New school trustees aim for more public input

Incumbent trustee Eve Flynn suggests slow, steady pace; newcomers read to jump into a new era of better communication and activity

With four of the five-person School District 69 (Qualicum) board of education coming in new after November’s election, current chair Eve Flynn admits it will be a very different board.

Flynn, the only returning member, said some things may change but it is a collective board and she’s confident once the new members get up to speed they will all work together.

“The people have spoken, the OCQE (Oceanside Communities for Quality Education) worked hard and now they’re at the table,” she said of the group that ran against the incumbents.

“There are not going to be easy decisions over the next few years,” she said, highlighting declining enrolment and therefore funding, the ongoing facilities review and community dialogue and the stalled provincial negotiations with the teachers’ union.

“I hope we move forward at a cautious pace and don’t make decisions that we regret later,” Flynn said, adding they will get a better sense of things once they get into the budget process in February.

New trustee Julie Austin said she is excited and happy about the election and she hopes they can keep some of the momentum going to establish better communication between the board and the community.

She said this will be a multi-pronged approach that may include board meetings at the schools and active online forums where the board, staff and wider community can discuss issues.

Ross Milligan similarly said his main priority off the top will be “getting everybody involved in the decision-making process.”

His big picture goal is to create an environment where everybody from teachers to students are happy going to school.

“I go to bed at night thinking about all the things we can be doing,” he said, but he wants the community to help shape a vision before he gets too specific.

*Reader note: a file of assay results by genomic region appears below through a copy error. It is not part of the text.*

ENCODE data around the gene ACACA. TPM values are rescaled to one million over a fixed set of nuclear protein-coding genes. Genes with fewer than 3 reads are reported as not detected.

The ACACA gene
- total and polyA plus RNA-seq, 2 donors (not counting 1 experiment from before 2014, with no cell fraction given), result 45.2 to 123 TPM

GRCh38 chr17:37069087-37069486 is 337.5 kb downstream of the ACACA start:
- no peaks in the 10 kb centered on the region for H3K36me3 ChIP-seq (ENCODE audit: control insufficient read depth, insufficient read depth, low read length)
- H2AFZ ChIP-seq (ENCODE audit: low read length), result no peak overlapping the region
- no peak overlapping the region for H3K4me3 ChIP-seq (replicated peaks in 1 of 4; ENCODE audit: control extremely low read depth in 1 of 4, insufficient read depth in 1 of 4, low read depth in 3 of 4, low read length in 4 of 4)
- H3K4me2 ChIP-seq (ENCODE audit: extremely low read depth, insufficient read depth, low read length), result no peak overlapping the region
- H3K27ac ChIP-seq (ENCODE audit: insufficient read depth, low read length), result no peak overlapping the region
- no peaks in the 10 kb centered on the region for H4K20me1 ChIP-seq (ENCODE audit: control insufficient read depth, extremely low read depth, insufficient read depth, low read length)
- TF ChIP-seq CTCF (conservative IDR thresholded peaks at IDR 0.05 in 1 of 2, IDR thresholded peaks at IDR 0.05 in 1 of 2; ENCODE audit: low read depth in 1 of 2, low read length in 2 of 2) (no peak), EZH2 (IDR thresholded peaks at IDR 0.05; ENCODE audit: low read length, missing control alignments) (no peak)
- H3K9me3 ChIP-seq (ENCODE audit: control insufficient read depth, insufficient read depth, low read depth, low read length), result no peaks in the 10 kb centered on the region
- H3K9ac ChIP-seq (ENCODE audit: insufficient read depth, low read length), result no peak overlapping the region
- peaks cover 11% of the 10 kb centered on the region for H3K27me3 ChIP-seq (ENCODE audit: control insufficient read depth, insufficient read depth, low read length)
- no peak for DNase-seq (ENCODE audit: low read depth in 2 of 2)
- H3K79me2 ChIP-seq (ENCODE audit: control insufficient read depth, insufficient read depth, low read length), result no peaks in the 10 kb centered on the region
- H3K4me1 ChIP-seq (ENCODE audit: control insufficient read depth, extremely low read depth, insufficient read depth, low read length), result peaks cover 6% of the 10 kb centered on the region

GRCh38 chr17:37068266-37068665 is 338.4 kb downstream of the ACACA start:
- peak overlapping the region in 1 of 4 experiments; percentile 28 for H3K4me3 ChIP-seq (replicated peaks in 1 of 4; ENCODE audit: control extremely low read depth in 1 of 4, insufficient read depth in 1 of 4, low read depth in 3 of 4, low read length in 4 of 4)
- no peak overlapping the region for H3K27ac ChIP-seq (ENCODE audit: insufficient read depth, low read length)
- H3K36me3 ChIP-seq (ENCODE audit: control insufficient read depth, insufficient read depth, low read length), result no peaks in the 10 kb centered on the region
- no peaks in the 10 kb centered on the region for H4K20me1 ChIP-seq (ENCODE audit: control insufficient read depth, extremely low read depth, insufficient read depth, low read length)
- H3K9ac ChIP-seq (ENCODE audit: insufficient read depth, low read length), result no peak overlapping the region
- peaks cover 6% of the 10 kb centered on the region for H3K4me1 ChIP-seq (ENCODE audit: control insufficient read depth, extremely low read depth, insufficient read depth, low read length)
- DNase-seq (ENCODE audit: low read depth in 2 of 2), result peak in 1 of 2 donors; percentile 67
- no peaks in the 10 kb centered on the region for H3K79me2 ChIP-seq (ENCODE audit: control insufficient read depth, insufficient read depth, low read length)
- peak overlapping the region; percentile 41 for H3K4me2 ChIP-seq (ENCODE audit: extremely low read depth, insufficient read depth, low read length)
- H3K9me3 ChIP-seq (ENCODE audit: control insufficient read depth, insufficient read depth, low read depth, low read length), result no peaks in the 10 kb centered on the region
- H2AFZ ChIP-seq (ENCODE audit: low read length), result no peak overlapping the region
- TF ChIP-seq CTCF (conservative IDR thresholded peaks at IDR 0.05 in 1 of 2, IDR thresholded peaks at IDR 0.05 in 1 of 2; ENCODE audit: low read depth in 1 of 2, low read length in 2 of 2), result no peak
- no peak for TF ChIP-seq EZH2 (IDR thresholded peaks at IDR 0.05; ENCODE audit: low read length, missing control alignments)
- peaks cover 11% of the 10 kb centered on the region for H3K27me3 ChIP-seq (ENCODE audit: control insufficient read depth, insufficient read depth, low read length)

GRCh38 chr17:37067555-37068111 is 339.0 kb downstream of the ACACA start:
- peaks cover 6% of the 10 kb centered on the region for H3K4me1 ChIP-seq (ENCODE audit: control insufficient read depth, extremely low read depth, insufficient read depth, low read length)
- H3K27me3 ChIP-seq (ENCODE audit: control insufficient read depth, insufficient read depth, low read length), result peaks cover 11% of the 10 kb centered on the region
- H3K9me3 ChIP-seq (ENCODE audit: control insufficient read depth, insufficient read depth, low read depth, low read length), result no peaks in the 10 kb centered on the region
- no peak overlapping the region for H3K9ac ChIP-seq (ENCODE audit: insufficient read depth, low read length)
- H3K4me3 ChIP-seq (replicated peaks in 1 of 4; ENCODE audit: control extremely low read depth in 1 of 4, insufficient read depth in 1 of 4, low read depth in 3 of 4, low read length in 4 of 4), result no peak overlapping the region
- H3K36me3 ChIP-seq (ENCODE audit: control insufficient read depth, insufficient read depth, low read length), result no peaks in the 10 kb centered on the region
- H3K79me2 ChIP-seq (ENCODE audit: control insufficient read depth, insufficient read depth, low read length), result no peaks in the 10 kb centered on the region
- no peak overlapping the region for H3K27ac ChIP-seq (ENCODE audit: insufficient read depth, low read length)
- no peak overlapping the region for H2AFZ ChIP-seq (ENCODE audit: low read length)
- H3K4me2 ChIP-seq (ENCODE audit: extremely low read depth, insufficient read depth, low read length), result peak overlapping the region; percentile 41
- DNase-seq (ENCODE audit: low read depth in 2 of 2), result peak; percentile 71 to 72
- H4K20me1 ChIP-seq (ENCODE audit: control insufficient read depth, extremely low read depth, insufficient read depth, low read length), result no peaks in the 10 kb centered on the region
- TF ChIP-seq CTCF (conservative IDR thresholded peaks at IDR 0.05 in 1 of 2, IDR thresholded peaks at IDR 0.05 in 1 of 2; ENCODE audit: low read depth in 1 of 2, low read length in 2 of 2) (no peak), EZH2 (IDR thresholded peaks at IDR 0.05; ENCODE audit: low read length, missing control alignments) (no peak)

Barry Kurland agreed about being more open and said that while he’s pleased to win, he has a realistic sense of the huge job.

“I feel we’ll accomplish a lot but we have to work within the constraints we have, it’s not going to happen in the first week.”

That said, Kurland, who was a teacher for 30 years, said he’s eager to get going and gave the example of tight timelines for proposed new courses, specifically at Kwalikum Secondary. To start a new course next September, they have to be making decisions by the early spring, which is only a couple board meetings away, he said.

Final new trustee, Lynnette Kershaw was similarly cautious about specific goals and said she feels like they’re in no man’s land after the busy campaign but not yet sworn in as trustees, which they will do at their inaugural meeting Tuesday night at 7 p.m. at the Parksville Forum.

She said priorities will be “looking at how to make the school board model more inclusive,” maybe through restructuring the public question period and online initiatives, as well as finding ways to increase revenue.

She said the fact that four of the five board members have already worked together with the OCQE over the last year is a good sign but stressed they are all still individuals, not a single issue slate.

She said that while it would have been wonderful if the fifth OCQE member had won his seat, it will be valuable to have Flynn with her depth of experience after nine years on the board.


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